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This Little-Known Quote From A 1937 Masterpiece Will Change The Way You Look At Success Forever

Jack Martin

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I just finished reading Think and Grow Rich by Napoleon Hill for the first time—and in it, I came across a quote that will forever change how I look at success.

Think and Grow Rich is a self-improvement masterpiece written during the aftermath of the Great Depression and on the cusp of a second world war—and has sold over 100 million copies to date. Hill, the author, spent 25+ years studying hundreds of successful people. His thesis was that, during his studies he would find pattern in regard to their successes.

He did.

Hill discovered that the secret to achieving anything your wildest dreams comes down to a burning desire to do so—and nothing more.

The book is an incredible read, as Hill breaks down exactly how you can achieve your personal goals by setting an ultimate desire—or Chief Aim—and how to use certain techniques to turn your dreams to reality.

Aside from incredible true stories of the most successful people of the 19th and 20th centuries, and Hill’s specific instructions on how to achieve your personal goals, Think and Grow Rich is filled with Hill’s own inspiring quotes on personal growth and development.

One-liners like “A quitter never wins—a winner never quits,” and, “There are no limitations to the mind except those that we acknowledge,” are already enough to make anyone looking to improve themselves want to read.

As someone who has been practicing and writing about self-development for the past two years, I appreciate quotes like these, and the seemingly endless inspiration between the pages of Think and Grow Rich.

But among all of his phenomenal advice, Hill’s most outstanding advice—and the advice that changed the way I look at goal-achievement—is this:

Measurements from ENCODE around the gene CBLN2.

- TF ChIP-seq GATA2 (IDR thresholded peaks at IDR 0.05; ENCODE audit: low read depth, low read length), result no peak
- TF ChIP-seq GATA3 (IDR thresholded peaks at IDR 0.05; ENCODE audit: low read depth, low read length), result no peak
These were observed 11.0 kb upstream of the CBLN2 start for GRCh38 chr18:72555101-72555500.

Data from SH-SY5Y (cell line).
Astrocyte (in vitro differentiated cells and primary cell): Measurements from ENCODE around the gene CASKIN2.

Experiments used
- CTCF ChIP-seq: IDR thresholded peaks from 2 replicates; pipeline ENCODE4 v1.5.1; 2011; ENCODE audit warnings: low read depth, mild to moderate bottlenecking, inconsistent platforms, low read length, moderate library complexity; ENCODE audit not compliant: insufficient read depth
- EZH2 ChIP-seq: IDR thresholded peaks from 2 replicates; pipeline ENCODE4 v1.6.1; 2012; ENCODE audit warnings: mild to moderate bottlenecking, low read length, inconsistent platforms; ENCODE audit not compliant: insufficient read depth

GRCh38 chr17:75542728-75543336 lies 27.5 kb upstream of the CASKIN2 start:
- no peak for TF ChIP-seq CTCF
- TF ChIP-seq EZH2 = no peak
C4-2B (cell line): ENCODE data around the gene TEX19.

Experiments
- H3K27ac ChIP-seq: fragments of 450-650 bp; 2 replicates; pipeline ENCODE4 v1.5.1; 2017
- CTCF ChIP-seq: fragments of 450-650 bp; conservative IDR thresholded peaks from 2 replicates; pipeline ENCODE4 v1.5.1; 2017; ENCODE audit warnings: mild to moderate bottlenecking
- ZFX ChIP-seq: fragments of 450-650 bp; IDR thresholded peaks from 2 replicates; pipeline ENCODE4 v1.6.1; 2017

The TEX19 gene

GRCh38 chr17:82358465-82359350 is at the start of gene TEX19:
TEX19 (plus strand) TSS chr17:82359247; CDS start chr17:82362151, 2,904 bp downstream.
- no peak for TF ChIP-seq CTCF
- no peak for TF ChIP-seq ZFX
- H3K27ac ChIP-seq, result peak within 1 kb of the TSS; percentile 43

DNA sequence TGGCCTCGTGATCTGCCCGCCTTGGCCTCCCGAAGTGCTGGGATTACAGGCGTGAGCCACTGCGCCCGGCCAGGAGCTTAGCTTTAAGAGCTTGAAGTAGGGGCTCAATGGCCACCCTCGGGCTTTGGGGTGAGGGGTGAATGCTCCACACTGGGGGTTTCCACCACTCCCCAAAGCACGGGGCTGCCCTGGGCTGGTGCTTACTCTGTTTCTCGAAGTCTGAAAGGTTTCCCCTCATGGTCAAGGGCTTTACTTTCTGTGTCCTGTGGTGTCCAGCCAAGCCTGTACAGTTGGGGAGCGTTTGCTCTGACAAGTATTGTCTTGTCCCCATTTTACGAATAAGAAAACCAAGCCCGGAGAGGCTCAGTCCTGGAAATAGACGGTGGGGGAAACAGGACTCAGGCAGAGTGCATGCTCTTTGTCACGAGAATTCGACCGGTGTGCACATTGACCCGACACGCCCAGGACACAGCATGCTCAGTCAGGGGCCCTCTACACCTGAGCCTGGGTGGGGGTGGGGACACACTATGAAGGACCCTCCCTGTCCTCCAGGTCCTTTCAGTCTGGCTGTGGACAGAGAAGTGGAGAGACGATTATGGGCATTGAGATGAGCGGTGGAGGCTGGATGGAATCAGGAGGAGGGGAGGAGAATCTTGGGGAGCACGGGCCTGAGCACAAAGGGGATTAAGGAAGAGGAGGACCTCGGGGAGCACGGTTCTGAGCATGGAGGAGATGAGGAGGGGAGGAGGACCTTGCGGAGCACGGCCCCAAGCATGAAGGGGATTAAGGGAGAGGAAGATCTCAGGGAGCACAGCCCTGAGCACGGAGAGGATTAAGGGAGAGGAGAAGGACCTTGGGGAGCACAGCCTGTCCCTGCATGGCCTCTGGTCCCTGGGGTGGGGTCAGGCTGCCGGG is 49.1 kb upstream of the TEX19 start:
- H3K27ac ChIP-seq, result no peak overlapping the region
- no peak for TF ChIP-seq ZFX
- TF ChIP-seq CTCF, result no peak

“The way of success is the way of continuous pursuit of knowledge.”

Meaning, the path to success revolves around our willingness to learn—and to constantly challenge ourselves to even further understand what we already know.  

Why, compared to other quotes, does this particular quote stand out?

Because “The way of success is the way of continuous pursuitof knowledge,” is—without question—the most actionable advice Hill gives in his best-selling classic.

Unlike “A quitter never wins—a winner never quits,” Hill is making it clear that, after studying hundreds of the most successful people on the planet, the ones who actively looked to learn are the ones who achieved their dreams.

And he makes it clear that if you want to be successful to, you need to do the same.

There is no excuse to stop learning after formal education.

Yet, the majority of us seem to lose interest in educating ourselves after school.

We go to work, hang with friends, exercise here and there, and then spend the rest of our free time in front of a screen: watching Netflix or scrolling social feeds. And unless your screen-time is filled with educational content—i.e., reading or watching something that brings you real value—you’re actively choosing to distance yourself from success.